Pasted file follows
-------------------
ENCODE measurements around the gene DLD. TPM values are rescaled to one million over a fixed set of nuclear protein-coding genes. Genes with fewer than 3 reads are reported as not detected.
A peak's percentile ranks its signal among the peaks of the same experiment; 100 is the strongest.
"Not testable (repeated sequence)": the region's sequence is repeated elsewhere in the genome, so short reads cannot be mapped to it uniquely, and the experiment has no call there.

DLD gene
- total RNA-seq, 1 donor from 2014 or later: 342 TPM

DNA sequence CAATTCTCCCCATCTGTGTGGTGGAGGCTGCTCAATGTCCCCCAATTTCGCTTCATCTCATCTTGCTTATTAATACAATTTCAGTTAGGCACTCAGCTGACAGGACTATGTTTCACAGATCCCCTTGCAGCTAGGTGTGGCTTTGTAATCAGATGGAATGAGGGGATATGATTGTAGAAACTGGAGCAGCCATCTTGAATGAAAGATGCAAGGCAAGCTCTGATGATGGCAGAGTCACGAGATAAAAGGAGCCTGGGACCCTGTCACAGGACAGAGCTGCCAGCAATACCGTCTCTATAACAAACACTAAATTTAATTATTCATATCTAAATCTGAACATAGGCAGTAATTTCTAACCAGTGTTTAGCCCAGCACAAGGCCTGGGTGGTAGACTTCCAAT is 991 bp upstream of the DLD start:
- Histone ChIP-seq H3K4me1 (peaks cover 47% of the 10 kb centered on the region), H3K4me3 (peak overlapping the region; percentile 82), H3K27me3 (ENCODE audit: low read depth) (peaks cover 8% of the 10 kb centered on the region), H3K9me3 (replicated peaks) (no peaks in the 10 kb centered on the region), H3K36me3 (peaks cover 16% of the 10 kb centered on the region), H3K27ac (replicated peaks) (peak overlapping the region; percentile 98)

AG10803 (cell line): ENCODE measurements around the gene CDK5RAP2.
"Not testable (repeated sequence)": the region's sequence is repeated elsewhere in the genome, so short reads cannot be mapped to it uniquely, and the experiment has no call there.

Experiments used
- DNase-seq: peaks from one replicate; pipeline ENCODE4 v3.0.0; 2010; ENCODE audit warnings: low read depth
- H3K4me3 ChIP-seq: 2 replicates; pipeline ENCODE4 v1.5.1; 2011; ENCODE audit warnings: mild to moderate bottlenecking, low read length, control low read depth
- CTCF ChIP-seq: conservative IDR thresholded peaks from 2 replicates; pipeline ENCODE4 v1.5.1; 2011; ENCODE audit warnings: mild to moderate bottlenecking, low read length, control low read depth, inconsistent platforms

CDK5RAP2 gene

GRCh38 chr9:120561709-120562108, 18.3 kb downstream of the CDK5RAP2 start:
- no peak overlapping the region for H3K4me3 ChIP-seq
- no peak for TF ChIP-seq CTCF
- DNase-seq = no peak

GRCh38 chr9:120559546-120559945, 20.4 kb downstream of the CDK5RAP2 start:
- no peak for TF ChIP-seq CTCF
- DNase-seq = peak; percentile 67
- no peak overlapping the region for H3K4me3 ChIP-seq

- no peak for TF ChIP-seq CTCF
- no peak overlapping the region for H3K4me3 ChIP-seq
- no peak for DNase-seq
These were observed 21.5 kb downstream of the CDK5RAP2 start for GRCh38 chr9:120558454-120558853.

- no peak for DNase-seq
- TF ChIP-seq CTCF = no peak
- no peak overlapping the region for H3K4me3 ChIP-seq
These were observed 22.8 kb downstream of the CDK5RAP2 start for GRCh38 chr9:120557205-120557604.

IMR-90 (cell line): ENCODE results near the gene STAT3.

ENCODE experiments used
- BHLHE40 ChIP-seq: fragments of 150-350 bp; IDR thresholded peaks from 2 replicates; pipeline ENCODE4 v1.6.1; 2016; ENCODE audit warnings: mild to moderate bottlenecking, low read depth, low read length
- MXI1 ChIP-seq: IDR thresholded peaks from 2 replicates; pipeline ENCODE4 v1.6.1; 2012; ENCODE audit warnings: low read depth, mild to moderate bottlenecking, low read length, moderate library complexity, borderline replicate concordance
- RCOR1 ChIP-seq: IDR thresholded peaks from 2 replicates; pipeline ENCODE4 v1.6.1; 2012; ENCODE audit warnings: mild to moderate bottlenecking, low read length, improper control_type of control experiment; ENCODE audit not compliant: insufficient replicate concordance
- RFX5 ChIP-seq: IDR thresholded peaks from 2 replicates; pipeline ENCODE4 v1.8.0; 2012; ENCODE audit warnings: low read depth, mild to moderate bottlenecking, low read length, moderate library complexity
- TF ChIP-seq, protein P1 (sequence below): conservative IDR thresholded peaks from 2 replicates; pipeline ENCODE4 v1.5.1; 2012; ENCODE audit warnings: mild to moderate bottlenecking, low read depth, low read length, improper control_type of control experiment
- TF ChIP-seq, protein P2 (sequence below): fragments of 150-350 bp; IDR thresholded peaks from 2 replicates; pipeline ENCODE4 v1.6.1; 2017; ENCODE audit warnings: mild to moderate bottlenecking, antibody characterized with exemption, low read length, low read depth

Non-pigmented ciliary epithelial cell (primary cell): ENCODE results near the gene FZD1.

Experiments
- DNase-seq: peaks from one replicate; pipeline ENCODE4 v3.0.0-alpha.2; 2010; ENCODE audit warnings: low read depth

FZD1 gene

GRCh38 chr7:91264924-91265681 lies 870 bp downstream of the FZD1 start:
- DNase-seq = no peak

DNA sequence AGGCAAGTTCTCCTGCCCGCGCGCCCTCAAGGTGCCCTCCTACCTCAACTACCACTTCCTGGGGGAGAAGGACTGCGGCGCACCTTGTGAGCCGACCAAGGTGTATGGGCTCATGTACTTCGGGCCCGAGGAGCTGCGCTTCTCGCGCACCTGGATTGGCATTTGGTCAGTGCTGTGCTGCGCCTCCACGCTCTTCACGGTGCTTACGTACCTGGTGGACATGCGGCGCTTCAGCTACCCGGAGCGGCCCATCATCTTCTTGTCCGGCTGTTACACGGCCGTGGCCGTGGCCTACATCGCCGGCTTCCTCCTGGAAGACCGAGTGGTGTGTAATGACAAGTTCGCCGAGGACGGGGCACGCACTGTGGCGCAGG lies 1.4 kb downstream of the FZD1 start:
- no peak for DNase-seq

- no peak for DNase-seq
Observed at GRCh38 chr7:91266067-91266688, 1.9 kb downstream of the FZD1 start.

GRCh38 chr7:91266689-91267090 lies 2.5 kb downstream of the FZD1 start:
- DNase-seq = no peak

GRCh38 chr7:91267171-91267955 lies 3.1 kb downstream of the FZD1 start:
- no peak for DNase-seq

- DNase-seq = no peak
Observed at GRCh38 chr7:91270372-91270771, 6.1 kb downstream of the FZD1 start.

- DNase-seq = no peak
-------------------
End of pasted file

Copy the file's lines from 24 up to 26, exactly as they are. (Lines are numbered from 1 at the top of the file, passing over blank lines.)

- no peak overlapping the region for H3K4me3 ChIP-seq
- no peak for DNase-seq
These were observed 21.5 kb downstream of the CDK5RAP2 start for GRCh38 chr9:120558454-120558853.